When you stay in West Hollywood, Venice Beach feels just as far away as the French Alps, and a visit requires careful planning both regarding traffic and weather.
If you’re hitting the road at the wrong time, you risk ending up in rush-hour hell, and the 12-miles trip can easily take much more than an hour. Also, don’t forget to check the weather forecast or you’ll risk finding out that what you thought was just a little morning haze is actually the dreaded June Gloom, which will stick around the entire day.
When trine and I drove down to Venice Beach, both weather gods and traffic gods were in a good mood, and we had a lovely day. Venice Beach is a really cool area to walk around in. It’s hard not to stop and stare at those huge biceps at Muscle Beach and the singers, dancers and performers you’ll encounter along the Venice Beach Boardwalk. As we were lying on the beach, we also heard a very angry guy spending almost half an hour and 5 phone calls to yell at someone. He was really furious, and I felt sorry for whoever he was talking to. A lot of people were swimming or surfing that day, but the Pacific is much too cold for me, so I kept myself busy eating ice cream and taking photos. Here is my guide to Venice Beach:
How to get to Venice Beach?
If you’re driving to Venice Beach from Hollywood, you have to plan carefully, so you don’t end up stuck in rush hour traffic. My experience is that during the week, it’s best to go around 10 in the morning and then return in the early afternoon, or stay in Venice for dinner. On weekends, traffic usually isn’t a problem, but it can be difficult to find parking.
In the summer, parking spots within walking distance of Venice Beach Boardwalk are typically $15-25 per day.
If you’re more persons going and you don’t want to deal with the trouble of finding a place to park, you can also consider taking an Uber car. Uber works really good in Los Angeles, while ordinary taxis can be sparse and difficult to find.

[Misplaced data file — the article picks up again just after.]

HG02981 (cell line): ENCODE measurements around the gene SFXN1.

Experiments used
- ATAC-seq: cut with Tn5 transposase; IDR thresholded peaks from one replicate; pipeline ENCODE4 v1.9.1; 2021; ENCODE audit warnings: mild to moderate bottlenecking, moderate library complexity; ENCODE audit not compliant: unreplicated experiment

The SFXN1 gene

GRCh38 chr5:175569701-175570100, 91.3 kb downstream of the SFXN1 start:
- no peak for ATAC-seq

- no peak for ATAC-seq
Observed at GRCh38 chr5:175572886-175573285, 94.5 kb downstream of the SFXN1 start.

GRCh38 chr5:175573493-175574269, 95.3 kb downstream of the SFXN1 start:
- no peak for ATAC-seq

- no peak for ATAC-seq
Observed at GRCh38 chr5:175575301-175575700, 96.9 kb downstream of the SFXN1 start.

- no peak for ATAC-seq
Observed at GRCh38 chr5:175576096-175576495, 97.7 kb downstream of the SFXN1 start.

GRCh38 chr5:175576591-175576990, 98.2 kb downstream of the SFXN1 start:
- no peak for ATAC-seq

You can also take the bus to Venice Beach. I’ve never done it myself, but it should be easy enough. On Los Angeles Metro’s website (both busses and trains), you can search for the best route to get you to the beach.
What to see in Venice Beach?
In the 80s, Arnold Schwarzenegger used to work out at Muscle Beach, and today, the world famous outdoor gym is still the place to go and watch bodybuilders showing off their biceps.
Muscle Beach is open all days, and if you’re up for it, you can buy an annual membership for $200 or a day pass for $10.
The original Muscle Beach was actually located at Santa Monica Pier, but it is now closed, and when people talk about Muscle Beach today, they mean Muscle Beach at Venice Beach.
Abbot Kinney Boulevard
The hipster boulevard runs parallel with Venice Beach a few blocks from the beach. It’s the stretch between Venice Boulevard and Westminster Avenue, which is the most vibrant. This is where you find places such as Gjelina, which makes some of LA’s best pizzas, along with lots of other nice restaurants, bars and shops. During the day, there’s a relaxed, laid-back vibe down Abbot Kinney Blvd, and after dark, the street turns into a super trendy dining and drinking spot.
Venice Beach Boardwalk
Along Venice Beach Boardwalk all sorts of performances take place. Usually the artists are very talented and draws a big audience. If you stop to watch a performance or you want to take photos of the artists, it is customary to leave a dollar or two in tips, so remember to bring a lot of 1-dollar bills.
Marihuana for medical use is legal in California, and along Venice Beach Boardwalk, you’ll see a number of shops selling marihuana to people with a Medical Marihuana Card. Though smoking is not allowed at Venice Beach.
Of course you shouldn’t forget visiting the beach itself. Personally, I think the water is much too cold for swimming, but if you’re planning on hitting the waves, be aware of the rip currents and look for any warning flags before you go.